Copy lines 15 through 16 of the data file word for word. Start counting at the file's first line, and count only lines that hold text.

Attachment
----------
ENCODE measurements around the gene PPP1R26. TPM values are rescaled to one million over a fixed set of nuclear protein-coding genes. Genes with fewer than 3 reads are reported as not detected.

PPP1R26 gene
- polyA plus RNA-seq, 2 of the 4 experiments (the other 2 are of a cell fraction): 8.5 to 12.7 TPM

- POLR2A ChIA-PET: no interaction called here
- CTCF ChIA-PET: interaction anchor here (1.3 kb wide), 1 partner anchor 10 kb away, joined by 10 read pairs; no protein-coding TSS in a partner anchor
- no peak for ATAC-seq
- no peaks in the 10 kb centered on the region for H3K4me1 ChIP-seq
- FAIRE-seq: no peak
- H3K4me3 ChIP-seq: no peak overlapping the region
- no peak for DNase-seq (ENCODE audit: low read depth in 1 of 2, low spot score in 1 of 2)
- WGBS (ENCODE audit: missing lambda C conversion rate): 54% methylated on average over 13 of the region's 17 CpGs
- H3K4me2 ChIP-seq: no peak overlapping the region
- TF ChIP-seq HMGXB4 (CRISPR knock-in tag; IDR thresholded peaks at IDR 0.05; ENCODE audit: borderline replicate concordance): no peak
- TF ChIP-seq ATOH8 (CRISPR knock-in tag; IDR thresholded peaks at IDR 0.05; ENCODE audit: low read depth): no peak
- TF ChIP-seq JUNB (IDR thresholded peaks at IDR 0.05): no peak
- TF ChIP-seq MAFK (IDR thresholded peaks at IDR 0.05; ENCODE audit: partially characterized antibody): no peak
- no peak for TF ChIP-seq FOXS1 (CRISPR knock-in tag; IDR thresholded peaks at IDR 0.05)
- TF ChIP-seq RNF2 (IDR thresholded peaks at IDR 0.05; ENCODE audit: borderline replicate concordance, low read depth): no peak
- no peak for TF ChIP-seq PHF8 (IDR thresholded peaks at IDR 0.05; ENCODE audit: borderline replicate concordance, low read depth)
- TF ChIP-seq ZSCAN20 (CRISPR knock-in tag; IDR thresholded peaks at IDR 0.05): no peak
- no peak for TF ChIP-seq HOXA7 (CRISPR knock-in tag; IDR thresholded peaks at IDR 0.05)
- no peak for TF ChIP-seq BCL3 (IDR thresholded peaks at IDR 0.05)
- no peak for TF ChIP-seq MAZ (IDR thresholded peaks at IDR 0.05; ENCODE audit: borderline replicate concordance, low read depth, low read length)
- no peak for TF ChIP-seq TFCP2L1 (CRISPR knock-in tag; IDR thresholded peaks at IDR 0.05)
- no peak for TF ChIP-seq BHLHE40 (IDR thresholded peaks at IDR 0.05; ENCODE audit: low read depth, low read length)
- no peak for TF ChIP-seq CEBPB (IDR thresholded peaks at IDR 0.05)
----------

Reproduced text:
- TF ChIP-seq JUNB (IDR thresholded peaks at IDR 0.05): no peak
- TF ChIP-seq MAFK (IDR thresholded peaks at IDR 0.05; ENCODE audit: partially characterized antibody): no peak